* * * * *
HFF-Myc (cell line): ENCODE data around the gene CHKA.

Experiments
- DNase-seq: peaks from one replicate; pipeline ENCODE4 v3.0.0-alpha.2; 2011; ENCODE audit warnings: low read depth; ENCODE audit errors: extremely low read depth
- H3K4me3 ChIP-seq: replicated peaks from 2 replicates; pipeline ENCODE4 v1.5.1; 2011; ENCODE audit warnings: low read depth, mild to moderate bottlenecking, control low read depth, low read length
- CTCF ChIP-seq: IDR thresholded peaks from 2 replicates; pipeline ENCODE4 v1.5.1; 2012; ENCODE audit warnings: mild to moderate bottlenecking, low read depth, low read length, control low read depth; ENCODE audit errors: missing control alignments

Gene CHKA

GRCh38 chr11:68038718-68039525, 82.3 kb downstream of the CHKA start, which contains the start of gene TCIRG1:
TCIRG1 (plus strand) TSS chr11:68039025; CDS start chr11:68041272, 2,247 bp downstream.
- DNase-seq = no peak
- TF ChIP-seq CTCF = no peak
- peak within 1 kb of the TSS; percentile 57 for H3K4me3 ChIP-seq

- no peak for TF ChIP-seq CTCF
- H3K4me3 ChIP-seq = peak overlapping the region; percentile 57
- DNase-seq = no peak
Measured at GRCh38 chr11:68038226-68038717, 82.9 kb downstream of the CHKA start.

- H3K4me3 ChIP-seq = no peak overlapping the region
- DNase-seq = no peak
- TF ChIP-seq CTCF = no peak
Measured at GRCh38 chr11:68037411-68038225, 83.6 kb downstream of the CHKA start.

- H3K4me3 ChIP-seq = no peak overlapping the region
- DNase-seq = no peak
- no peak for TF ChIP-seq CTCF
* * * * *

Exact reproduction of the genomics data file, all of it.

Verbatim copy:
HFF-Myc (cell line): ENCODE data around the gene CHKA.

Experiments
- DNase-seq: peaks from one replicate; pipeline ENCODE4 v3.0.0-alpha.2; 2011; ENCODE audit warnings: low read depth; ENCODE audit errors: extremely low read depth
- H3K4me3 ChIP-seq: replicated peaks from 2 replicates; pipeline ENCODE4 v1.5.1; 2011; ENCODE audit warnings: low read depth, mild to moderate bottlenecking, control low read depth, low read length
- CTCF ChIP-seq: IDR thresholded peaks from 2 replicates; pipeline ENCODE4 v1.5.1; 2012; ENCODE audit warnings: mild to moderate bottlenecking, low read depth, low read length, control low read depth; ENCODE audit errors: missing control alignments

Gene CHKA

GRCh38 chr11:68038718-68039525, 82.3 kb downstream of the CHKA start, which contains the start of gene TCIRG1:
TCIRG1 (plus strand) TSS chr11:68039025; CDS start chr11:68041272, 2,247 bp downstream.
- DNase-seq = no peak
- TF ChIP-seq CTCF = no peak
- peak within 1 kb of the TSS; percentile 57 for H3K4me3 ChIP-seq

- no peak for TF ChIP-seq CTCF
- H3K4me3 ChIP-seq = peak overlapping the region; percentile 57
- DNase-seq = no peak
Measured at GRCh38 chr11:68038226-68038717, 82.9 kb downstream of the CHKA start.

- H3K4me3 ChIP-seq = no peak overlapping the region
- DNase-seq = no peak
- TF ChIP-seq CTCF = no peak
Measured at GRCh38 chr11:68037411-68038225, 83.6 kb downstream of the CHKA start.

- H3K4me3 ChIP-seq = no peak overlapping the region
- DNase-seq = no peak
- no peak for TF ChIP-seq CTCF